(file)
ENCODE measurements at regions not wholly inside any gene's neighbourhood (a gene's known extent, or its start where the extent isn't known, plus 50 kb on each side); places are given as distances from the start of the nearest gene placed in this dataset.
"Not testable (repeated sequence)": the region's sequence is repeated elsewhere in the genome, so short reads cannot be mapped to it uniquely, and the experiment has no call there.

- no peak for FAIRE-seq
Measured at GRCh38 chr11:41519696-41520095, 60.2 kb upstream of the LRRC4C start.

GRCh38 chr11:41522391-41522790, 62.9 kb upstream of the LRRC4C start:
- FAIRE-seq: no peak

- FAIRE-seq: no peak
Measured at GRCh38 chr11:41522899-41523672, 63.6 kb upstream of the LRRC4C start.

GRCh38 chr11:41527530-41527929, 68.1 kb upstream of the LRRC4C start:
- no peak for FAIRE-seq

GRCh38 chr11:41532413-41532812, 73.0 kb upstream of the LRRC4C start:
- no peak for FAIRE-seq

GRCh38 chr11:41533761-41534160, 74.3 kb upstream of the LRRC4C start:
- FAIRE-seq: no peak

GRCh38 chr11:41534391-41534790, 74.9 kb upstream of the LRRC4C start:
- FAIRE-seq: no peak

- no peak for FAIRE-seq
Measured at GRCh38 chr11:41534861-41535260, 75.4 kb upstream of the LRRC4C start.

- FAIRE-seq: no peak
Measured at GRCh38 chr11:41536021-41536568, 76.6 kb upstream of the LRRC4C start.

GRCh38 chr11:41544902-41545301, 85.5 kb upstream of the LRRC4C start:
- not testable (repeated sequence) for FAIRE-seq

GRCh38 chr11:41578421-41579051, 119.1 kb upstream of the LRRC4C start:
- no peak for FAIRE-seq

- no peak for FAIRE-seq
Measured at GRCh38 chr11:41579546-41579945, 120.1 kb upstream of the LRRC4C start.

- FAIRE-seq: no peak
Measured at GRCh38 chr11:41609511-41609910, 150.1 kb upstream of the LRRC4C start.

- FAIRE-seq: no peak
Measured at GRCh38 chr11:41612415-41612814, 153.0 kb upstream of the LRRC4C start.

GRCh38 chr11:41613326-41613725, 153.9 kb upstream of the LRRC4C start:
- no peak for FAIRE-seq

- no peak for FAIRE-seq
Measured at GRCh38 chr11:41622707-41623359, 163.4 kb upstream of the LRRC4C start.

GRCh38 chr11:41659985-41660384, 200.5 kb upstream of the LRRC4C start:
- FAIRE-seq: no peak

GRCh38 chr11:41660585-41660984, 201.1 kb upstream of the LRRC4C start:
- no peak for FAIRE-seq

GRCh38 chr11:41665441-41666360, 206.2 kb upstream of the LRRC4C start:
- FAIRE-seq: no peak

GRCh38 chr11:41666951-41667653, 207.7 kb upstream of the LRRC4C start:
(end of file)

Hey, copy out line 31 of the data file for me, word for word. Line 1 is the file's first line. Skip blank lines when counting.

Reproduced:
GRCh38 chr11:41613326-41613725, 153.9 kb upstream of the LRRC4C start: